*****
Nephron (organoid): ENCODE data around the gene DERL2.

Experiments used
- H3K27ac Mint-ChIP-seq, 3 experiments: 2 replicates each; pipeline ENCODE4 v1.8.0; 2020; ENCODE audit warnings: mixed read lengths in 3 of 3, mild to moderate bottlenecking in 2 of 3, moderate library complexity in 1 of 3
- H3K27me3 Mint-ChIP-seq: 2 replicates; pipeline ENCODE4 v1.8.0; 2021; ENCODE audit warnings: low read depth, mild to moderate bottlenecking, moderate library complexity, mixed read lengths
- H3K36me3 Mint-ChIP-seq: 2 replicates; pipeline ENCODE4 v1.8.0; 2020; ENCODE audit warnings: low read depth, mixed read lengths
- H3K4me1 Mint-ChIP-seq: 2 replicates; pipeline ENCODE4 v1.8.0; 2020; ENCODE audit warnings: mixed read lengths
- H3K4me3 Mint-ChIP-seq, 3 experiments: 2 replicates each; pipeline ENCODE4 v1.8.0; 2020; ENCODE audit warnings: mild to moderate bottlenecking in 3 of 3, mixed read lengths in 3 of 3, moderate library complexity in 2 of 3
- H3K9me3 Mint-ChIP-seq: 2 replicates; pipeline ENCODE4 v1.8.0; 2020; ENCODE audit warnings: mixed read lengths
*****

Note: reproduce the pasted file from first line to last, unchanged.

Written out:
Nephron (organoid): ENCODE data around the gene DERL2.

Experiments used
- H3K27ac Mint-ChIP-seq, 3 experiments: 2 replicates each; pipeline ENCODE4 v1.8.0; 2020; ENCODE audit warnings: mixed read lengths in 3 of 3, mild to moderate bottlenecking in 2 of 3, moderate library complexity in 1 of 3
- H3K27me3 Mint-ChIP-seq: 2 replicates; pipeline ENCODE4 v1.8.0; 2021; ENCODE audit warnings: low read depth, mild to moderate bottlenecking, moderate library complexity, mixed read lengths
- H3K36me3 Mint-ChIP-seq: 2 replicates; pipeline ENCODE4 v1.8.0; 2020; ENCODE audit warnings: low read depth, mixed read lengths
- H3K4me1 Mint-ChIP-seq: 2 replicates; pipeline ENCODE4 v1.8.0; 2020; ENCODE audit warnings: mixed read lengths
- H3K4me3 Mint-ChIP-seq, 3 experiments: 2 replicates each; pipeline ENCODE4 v1.8.0; 2020; ENCODE audit warnings: mild to moderate bottlenecking in 3 of 3, mixed read lengths in 3 of 3, moderate library complexity in 2 of 3
- H3K9me3 Mint-ChIP-seq: 2 replicates; pipeline ENCODE4 v1.8.0; 2020; ENCODE audit warnings: mixed read lengths